Foreign Policy Katrina vanden Heuvel Russia

Katrina vanden Heuvel: Gorbachev’s Legacy

A great reformer in his country’s tormented history.
Soviet President Mikhail Gorbachev pausing to smile while chatting up press during a lighthearted moment in G7 mtgs. (Dirck Halstead / Getty Images)

By Katrina vanden Heuvel / The Nation

On March 11, 1985, Mikhail Gorbachev became leader of the Soviet Union. Within a few weeks, the full-scale reformation he attempted to carry out both inside his country and in its Cold War relations with the West, particularly the United States, began to unfold. Perestroika (“restructuring”)—as Gorbachev called his reforms—officially ended with the Soviet Union and his leadership in 1991. The historic opportunities for a better future it offered Russia—and the world—have been steadily undermined ever since.

Usually forgotten is that the wave of democratization at the end of the 20th century began in a place, and in a way, that few had expected: in Soviet Russia, under Gorbachev’s leadership as the head of the Soviet Communist Party. Indeed, the extent to which his democratic achievements during nearly seven years in power have been forgotten or obscured is a measure of historical amnesia.

Lost in historical misrepresentation are his two great achievements inside his country. By 1991, Gorbachev had led Russia closer to a real functioning democracy than it had ever been in its thousand-year history; and the parliamentary and presidential elections he introduced in 1989­­–90—in the then-Soviet system—remain Russia’s freest and fairest to date.

It seems especially important to remember this history now, when there is renewed talk about democracy and authoritarianism, and its roots and risks, and as the US shepherds countries along the presumed democratic path. Recalling Gorbachev’s evolutionary democratization reminds us that whatever the merits of various US pro-democracy programs aimed at Russia, they played no role in the onset or unfolding of democratization in Moscow. Indeed, when Russians used to say their country had more democracy under Gorbachev than later, they point out that Boris Yeltsin’s election as Soviet Russian president in June 1991 was the first and the last time in the Soviet Union’s history that the Kremlin allowed executive power to pass to an opposition candidate.

Glasnost (literally, “openness”), or the ending of seven decades of government censorship, was Gorbachev’s other signature domestic democratic reform. I worked for three months in 1989 for the leading glasnost newspaper, Moskovskie Novosti (Moscow News), and I still remember how, step by step, from 1985 to 1991, the mechanisms and taboos of censorship were dismantled, Here, too, the result was astonishing: virtual freedom of the press, both print and broadcast, at least in the national media. Russian journalists I know still regard their freedom under Gorbachev more favorably than what followed under both Yeltsin and, certainly, his successor, Vladimir Putin: oligarchical control and corruption of the media, a resurgence of state interference in their work and the killing of journalists. Gorbachev cared so deeply about glasnost, he even invested in independent journalism, committing part of his Nobel Prize money to Novaya Gazeta, and its editor Dmitry Muratov, who received the Nobel Peace Prize last year.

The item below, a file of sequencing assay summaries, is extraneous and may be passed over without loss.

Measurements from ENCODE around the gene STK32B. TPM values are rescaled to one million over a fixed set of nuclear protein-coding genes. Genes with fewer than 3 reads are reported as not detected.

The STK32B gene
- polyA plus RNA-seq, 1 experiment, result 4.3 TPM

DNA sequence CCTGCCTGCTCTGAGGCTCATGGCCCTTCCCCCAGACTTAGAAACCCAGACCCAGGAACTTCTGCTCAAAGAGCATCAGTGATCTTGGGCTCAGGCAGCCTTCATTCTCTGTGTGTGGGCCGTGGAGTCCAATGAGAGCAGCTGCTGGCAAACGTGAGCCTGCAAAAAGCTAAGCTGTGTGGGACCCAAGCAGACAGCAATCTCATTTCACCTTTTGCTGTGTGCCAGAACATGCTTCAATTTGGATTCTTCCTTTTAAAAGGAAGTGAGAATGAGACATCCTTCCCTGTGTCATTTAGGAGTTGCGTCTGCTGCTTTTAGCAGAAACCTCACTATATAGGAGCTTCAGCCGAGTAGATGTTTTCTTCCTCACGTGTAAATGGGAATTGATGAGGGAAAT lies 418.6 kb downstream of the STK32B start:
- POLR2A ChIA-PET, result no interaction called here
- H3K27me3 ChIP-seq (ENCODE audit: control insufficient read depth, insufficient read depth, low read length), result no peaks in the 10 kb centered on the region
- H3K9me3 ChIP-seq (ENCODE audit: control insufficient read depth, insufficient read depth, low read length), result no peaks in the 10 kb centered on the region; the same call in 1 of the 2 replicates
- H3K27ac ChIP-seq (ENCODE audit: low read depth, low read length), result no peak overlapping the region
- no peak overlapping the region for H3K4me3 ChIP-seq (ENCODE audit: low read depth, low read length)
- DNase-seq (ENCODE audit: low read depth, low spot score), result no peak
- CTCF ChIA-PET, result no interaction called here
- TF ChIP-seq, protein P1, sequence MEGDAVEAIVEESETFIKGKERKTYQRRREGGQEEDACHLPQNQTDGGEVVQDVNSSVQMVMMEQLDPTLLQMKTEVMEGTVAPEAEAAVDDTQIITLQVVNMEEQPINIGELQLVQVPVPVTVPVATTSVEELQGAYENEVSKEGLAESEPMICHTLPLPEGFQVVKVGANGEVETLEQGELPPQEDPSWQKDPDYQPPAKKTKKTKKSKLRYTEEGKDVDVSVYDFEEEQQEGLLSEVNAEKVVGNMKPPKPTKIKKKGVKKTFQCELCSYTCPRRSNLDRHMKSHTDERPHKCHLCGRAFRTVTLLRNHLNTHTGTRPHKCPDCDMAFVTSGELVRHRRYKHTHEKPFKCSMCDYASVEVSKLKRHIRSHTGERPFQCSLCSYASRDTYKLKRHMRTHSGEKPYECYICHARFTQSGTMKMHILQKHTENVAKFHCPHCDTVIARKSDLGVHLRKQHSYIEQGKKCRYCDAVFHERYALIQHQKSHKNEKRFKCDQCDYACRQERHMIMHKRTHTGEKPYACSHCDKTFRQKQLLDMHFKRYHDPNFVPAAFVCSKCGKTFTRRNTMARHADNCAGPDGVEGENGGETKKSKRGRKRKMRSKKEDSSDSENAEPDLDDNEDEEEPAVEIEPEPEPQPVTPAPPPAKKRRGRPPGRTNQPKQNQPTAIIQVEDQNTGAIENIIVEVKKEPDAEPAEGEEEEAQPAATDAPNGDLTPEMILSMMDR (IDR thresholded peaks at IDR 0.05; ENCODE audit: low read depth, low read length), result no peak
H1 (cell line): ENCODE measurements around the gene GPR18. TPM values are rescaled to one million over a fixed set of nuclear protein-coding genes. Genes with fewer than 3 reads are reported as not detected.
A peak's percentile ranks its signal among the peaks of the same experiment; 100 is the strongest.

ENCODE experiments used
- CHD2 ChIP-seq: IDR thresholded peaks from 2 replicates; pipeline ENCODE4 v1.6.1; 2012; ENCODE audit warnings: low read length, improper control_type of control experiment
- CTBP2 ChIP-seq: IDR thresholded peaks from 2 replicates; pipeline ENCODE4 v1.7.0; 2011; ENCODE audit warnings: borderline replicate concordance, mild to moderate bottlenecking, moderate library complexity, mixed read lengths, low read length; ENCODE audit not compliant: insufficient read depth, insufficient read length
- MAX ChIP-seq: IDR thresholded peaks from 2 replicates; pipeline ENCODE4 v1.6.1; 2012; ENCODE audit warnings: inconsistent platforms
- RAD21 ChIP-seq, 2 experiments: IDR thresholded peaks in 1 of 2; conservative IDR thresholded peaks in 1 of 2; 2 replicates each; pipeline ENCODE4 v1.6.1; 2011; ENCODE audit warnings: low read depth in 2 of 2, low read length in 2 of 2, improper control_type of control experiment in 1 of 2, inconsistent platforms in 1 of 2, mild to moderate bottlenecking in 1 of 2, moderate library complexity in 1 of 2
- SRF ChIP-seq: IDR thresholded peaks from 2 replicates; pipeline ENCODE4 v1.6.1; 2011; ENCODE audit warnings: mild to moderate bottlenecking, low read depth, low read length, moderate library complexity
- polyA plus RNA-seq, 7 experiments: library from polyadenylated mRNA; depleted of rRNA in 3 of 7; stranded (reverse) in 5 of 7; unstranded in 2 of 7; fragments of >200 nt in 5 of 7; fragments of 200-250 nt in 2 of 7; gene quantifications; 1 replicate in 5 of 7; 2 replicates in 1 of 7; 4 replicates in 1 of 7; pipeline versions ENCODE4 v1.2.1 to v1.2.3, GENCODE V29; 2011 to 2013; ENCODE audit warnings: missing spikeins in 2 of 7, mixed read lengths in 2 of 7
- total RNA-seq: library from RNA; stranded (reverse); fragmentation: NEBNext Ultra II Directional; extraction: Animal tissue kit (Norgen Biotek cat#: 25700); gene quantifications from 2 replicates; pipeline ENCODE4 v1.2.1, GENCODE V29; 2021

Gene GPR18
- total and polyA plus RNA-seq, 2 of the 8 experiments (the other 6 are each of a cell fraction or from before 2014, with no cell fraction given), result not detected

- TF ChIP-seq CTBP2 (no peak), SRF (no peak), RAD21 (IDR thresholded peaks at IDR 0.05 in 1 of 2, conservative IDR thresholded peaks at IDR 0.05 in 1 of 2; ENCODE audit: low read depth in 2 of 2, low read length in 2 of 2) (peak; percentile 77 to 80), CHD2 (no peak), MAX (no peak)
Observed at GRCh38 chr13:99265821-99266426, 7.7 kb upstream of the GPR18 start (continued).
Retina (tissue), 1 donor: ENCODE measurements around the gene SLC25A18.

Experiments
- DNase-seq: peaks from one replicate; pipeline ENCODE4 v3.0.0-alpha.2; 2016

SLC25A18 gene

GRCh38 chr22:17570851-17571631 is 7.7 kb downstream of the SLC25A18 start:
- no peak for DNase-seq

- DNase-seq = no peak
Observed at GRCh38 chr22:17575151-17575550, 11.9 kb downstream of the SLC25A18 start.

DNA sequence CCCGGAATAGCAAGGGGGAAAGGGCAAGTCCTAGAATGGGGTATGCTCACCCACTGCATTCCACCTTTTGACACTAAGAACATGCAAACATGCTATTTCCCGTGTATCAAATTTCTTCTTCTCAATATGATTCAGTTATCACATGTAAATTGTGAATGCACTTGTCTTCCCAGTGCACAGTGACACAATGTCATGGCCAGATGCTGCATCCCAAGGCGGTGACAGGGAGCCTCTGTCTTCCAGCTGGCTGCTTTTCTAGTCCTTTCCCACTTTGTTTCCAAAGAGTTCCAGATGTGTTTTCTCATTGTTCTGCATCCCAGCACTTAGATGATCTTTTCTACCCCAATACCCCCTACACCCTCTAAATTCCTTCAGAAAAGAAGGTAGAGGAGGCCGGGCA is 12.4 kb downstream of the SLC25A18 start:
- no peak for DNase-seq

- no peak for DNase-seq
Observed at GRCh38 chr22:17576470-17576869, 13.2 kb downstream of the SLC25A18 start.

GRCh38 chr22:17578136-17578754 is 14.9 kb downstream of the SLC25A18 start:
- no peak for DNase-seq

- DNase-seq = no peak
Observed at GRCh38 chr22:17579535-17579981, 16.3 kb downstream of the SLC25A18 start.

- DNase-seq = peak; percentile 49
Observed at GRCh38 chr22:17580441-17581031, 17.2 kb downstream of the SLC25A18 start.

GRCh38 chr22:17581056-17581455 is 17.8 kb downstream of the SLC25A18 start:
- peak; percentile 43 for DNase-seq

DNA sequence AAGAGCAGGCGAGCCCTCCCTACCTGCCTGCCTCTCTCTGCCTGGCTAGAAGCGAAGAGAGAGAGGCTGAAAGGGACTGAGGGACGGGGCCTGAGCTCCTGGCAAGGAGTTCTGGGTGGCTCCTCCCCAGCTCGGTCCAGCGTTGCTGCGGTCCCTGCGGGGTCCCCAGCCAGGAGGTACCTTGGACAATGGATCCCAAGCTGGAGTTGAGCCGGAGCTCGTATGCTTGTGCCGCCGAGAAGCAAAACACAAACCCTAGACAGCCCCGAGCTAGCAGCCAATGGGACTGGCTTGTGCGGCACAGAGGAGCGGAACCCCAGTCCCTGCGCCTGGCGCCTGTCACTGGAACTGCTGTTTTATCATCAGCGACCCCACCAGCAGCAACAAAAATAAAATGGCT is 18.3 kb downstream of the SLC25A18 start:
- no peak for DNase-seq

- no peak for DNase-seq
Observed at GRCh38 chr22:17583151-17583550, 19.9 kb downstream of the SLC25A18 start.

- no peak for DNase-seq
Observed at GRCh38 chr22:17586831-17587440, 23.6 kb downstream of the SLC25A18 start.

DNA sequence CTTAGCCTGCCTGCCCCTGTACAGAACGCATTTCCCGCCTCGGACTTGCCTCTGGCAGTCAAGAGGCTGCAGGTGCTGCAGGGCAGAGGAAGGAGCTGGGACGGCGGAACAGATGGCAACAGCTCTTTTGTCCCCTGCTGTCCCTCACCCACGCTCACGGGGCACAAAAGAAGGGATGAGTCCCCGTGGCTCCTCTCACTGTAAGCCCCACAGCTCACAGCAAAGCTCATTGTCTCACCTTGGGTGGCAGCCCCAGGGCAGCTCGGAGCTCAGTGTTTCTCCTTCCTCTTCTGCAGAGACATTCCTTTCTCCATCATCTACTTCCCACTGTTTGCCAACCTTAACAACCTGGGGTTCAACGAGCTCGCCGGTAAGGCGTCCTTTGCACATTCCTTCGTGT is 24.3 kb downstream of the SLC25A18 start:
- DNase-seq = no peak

In October 2009, my late husband and longtime Nation contributor Stephen Cohen and I conducted a wide-ranging Nation interview with Gorbachev at his Foundation offices in Moscow. “When did the Cold War actually end?” we asked.

“Without perestroika, the Cold War simply would not have ended,” Gorbachev said. “Sometimes people ask me why I began perestroika. The domestic reasons were undoubtedly the main ones, but the danger of nuclear war was so serious that it was a no less significant factor. Something had to be done before we destroyed each other.” Gorbachev was perhaps the most radical thinker about security to ever lead a major power—and certainly the most committed arms reductionist to ever lead a nuclear country. He was revolutionary when in the 1980s he called for the abolition of nuclear weapons. And he reversed generations of perilous military buildup, a struggle among others that won him the Nobel Peace Prize. Due in large part to his leadership, by 2015, 85 percent of the US and Russian nuclear arsenals had been decommissioned from their heights.